Brilliant Cornell University scholar, salesman, and regional manager Andy Bernard once said, “I wish there was a way to know you’re in the ‘good old days’ before you’ve actually left them. “

I’ve thought a lot about capturing moments in my writing, my photography, and my music. I think back to the moments I’ve cherished and longed for: the feeling in my chest when the bass dropped at a concert. The suffocating laughter of friends, with the assistance of liquid courage, that left you on the floor with sore cheeks. The tranquility of a prolonged pause in a conversation with a friend, with no obligation to speak; only a familiar, comfortable, peace. 

I’ve longed for a way to preserve these moments, so that I can conjure them in times of pain, loneliness, or uninspired droughts.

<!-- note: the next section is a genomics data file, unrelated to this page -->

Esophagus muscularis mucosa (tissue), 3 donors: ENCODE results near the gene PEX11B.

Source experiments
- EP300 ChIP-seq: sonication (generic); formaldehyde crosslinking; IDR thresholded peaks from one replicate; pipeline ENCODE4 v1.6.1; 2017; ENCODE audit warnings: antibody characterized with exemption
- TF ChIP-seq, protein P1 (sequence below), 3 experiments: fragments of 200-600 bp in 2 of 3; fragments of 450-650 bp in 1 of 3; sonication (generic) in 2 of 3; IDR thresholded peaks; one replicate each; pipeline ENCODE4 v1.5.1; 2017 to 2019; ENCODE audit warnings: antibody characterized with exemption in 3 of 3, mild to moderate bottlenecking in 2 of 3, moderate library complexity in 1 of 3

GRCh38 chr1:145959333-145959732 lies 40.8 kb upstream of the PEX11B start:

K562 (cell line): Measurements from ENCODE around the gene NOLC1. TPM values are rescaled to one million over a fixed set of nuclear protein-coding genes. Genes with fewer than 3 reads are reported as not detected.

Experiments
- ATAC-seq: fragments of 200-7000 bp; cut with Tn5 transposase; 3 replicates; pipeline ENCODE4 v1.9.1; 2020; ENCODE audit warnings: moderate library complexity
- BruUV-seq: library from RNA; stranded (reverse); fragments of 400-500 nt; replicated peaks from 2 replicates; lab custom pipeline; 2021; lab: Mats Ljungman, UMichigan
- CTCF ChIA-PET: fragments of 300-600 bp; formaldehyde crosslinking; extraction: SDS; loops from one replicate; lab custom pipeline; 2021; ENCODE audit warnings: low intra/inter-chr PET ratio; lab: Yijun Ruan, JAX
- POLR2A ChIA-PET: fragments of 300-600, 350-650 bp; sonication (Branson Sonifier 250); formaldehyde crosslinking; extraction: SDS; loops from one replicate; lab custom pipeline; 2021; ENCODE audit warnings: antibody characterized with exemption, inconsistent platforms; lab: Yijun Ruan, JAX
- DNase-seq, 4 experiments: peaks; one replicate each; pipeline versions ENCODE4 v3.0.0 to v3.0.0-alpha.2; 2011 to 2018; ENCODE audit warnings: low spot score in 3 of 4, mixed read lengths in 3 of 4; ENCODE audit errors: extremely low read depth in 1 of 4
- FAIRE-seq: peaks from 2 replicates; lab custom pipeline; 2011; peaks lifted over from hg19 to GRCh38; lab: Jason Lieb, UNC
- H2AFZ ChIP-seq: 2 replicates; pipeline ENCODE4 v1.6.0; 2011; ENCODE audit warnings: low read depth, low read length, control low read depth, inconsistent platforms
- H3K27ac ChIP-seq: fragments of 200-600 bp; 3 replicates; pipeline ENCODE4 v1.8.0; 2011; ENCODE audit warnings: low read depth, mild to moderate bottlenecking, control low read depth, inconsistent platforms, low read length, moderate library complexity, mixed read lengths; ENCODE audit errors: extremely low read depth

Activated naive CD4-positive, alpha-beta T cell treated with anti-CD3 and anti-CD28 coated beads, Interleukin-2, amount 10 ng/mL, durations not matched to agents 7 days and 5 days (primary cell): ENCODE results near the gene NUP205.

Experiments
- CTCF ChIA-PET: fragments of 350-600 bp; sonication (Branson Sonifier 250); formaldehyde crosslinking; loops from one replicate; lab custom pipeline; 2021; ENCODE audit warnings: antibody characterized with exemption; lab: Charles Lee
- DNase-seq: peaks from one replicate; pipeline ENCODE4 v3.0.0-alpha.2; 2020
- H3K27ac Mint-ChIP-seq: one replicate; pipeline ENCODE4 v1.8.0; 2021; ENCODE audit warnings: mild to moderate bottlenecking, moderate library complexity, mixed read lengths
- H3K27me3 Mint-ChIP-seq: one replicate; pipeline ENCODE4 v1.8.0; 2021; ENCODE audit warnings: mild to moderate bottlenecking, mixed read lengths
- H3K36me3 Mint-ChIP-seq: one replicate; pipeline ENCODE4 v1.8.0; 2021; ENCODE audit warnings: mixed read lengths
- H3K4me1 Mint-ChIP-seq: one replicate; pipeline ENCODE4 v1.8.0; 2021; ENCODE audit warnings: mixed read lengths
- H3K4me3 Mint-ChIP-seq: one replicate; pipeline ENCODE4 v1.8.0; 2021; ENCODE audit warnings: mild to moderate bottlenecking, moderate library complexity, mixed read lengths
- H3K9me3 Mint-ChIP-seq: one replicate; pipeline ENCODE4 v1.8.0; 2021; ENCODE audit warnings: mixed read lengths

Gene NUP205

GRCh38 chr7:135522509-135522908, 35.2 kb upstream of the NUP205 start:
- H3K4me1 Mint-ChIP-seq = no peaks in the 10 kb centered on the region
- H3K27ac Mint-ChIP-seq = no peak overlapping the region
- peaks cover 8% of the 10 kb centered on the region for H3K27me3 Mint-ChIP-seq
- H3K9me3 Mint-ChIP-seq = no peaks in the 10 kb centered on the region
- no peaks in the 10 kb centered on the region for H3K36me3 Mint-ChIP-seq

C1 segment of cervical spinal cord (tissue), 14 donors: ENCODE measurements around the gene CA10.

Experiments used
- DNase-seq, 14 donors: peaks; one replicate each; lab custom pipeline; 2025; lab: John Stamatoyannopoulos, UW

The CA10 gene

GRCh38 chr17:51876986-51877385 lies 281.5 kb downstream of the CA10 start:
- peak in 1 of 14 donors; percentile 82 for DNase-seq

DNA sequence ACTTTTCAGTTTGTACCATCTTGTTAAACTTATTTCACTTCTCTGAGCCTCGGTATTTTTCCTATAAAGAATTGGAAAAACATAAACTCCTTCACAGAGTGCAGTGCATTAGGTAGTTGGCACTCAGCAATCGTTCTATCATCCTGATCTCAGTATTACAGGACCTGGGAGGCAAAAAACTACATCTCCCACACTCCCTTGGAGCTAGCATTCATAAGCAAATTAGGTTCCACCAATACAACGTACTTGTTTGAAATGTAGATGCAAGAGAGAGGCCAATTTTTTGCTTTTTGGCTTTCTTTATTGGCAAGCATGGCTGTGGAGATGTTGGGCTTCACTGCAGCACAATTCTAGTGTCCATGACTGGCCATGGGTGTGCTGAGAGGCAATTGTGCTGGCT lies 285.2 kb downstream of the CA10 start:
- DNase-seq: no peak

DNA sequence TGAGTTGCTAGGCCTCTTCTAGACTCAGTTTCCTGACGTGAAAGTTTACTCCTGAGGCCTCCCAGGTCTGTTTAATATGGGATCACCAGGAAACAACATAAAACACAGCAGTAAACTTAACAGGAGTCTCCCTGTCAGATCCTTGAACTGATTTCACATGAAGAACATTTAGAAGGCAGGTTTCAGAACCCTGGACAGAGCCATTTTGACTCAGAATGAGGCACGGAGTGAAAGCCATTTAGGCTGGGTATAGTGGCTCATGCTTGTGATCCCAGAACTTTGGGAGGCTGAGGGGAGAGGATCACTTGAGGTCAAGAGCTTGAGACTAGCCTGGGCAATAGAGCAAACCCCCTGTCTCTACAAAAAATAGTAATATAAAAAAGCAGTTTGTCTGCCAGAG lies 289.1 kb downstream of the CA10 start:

But moments are not medication. 

The reason these moments are so precious is because they are fleeting. Sure, joy is meant to be shared. But you cannot expect the recording to command the same awe and wonder as the real thing. There’s a reason why our photos never do the sunrise justice. There’s a reason why we go to live performances of songs we’ve listened to a thousand times. There’s a reason we all hate Zoom. 

Maybe we can’t preserve moments because we aren’t supposed to. We’re just supposed to live them as they come, and be thankful they did.

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